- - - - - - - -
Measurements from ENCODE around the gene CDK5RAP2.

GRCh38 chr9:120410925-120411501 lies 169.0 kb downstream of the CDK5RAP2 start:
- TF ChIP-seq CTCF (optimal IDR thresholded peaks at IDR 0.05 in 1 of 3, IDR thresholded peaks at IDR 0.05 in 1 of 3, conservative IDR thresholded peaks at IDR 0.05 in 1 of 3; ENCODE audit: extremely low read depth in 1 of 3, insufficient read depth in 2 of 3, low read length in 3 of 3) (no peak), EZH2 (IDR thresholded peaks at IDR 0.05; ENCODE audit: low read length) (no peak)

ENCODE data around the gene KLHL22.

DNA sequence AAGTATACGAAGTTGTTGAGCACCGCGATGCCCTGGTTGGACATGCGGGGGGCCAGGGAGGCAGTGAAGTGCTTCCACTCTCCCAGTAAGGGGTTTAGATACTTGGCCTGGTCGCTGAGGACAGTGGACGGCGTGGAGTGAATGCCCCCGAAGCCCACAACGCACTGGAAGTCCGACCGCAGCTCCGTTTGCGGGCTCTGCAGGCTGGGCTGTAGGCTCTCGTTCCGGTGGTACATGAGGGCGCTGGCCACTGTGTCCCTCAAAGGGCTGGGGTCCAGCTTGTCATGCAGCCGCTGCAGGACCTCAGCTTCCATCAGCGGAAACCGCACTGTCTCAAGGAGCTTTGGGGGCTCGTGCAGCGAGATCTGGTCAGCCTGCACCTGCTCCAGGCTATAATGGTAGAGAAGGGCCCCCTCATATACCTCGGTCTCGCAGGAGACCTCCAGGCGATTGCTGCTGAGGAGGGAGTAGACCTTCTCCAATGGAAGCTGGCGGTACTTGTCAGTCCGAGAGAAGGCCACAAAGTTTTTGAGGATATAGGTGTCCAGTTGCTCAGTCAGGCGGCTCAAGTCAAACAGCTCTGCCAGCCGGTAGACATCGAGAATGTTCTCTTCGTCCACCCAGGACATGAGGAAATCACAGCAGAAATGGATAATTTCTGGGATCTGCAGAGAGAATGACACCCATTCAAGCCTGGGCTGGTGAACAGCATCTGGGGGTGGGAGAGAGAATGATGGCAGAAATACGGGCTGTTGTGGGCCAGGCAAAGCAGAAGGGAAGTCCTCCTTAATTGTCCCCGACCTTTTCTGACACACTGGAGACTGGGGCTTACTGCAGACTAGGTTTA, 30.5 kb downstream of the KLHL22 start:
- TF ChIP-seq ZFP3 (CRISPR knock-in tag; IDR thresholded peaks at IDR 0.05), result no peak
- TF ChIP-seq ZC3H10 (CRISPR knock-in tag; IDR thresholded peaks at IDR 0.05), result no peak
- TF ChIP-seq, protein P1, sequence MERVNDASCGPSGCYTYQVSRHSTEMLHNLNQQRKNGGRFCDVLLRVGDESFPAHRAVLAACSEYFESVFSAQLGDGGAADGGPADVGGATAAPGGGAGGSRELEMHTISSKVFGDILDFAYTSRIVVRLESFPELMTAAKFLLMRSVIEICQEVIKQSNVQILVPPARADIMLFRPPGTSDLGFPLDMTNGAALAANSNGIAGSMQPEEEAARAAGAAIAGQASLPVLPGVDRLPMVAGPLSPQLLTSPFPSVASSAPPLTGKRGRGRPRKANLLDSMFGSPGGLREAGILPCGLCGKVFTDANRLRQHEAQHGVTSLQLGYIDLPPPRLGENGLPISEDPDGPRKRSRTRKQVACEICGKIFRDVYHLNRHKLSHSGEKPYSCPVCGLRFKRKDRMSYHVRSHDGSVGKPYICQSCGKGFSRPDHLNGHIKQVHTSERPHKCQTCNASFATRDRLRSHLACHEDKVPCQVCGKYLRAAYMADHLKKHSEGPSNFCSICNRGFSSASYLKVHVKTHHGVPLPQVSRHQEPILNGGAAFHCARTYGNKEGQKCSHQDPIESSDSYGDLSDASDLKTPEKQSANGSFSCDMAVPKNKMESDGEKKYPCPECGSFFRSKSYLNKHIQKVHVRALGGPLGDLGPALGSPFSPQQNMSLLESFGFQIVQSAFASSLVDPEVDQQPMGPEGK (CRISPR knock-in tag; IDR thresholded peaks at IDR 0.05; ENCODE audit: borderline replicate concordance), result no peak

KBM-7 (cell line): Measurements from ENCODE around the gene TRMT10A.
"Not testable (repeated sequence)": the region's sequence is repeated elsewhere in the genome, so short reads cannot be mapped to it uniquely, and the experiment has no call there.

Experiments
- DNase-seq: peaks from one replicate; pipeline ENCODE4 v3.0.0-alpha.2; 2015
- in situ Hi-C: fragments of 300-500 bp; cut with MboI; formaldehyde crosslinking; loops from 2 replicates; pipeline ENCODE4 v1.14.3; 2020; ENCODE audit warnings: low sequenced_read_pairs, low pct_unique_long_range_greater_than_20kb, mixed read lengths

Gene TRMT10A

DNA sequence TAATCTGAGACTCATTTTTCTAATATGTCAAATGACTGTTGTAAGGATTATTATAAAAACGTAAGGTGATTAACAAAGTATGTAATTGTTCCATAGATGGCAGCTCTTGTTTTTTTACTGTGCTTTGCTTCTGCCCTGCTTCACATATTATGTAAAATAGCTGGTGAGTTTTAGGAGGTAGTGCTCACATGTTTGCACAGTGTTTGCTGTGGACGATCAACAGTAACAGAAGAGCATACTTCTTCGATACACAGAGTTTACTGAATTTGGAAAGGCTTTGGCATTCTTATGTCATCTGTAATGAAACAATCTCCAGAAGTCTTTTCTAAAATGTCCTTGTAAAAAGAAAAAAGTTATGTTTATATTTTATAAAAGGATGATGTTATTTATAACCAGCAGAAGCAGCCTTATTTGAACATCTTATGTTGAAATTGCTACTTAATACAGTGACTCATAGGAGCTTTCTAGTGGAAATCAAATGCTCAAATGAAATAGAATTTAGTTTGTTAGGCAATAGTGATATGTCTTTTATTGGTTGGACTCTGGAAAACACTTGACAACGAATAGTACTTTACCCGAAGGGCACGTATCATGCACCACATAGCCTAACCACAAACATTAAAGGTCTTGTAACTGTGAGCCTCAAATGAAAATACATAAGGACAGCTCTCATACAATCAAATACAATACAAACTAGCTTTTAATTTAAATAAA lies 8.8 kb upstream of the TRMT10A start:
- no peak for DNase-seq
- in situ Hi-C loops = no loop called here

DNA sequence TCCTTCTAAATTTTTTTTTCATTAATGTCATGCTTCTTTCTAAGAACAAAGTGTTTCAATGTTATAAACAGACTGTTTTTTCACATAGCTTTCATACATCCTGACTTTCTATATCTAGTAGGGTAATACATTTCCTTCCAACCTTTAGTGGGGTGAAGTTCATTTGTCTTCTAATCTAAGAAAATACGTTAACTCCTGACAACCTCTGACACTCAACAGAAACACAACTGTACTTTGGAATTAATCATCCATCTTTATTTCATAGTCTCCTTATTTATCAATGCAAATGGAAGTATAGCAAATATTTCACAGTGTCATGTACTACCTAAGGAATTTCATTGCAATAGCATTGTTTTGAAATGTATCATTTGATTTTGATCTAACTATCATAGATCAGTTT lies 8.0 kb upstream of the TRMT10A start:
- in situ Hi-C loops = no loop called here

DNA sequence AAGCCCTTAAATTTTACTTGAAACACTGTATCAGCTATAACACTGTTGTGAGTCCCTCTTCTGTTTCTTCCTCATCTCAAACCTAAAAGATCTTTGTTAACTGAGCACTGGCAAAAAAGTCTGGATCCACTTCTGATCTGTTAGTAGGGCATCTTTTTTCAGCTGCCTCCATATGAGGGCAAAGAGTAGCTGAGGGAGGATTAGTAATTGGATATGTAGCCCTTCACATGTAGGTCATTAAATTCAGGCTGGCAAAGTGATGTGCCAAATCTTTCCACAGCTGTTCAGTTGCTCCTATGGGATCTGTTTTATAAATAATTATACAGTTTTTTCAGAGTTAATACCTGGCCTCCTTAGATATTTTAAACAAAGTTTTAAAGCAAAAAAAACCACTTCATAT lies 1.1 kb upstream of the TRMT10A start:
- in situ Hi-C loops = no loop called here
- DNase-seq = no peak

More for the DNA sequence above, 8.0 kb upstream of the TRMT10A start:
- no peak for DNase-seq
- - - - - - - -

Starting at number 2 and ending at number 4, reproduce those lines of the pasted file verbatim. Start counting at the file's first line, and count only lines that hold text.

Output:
GRCh38 chr9:120410925-120411501 lies 169.0 kb downstream of the CDK5RAP2 start:
- TF ChIP-seq CTCF (optimal IDR thresholded peaks at IDR 0.05 in 1 of 3, IDR thresholded peaks at IDR 0.05 in 1 of 3, conservative IDR thresholded peaks at IDR 0.05 in 1 of 3; ENCODE audit: extremely low read depth in 1 of 3, insufficient read depth in 2 of 3, low read length in 3 of 3) (no peak), EZH2 (IDR thresholded peaks at IDR 0.05; ENCODE audit: low read length) (no peak)

ENCODE data around the gene KLHL22.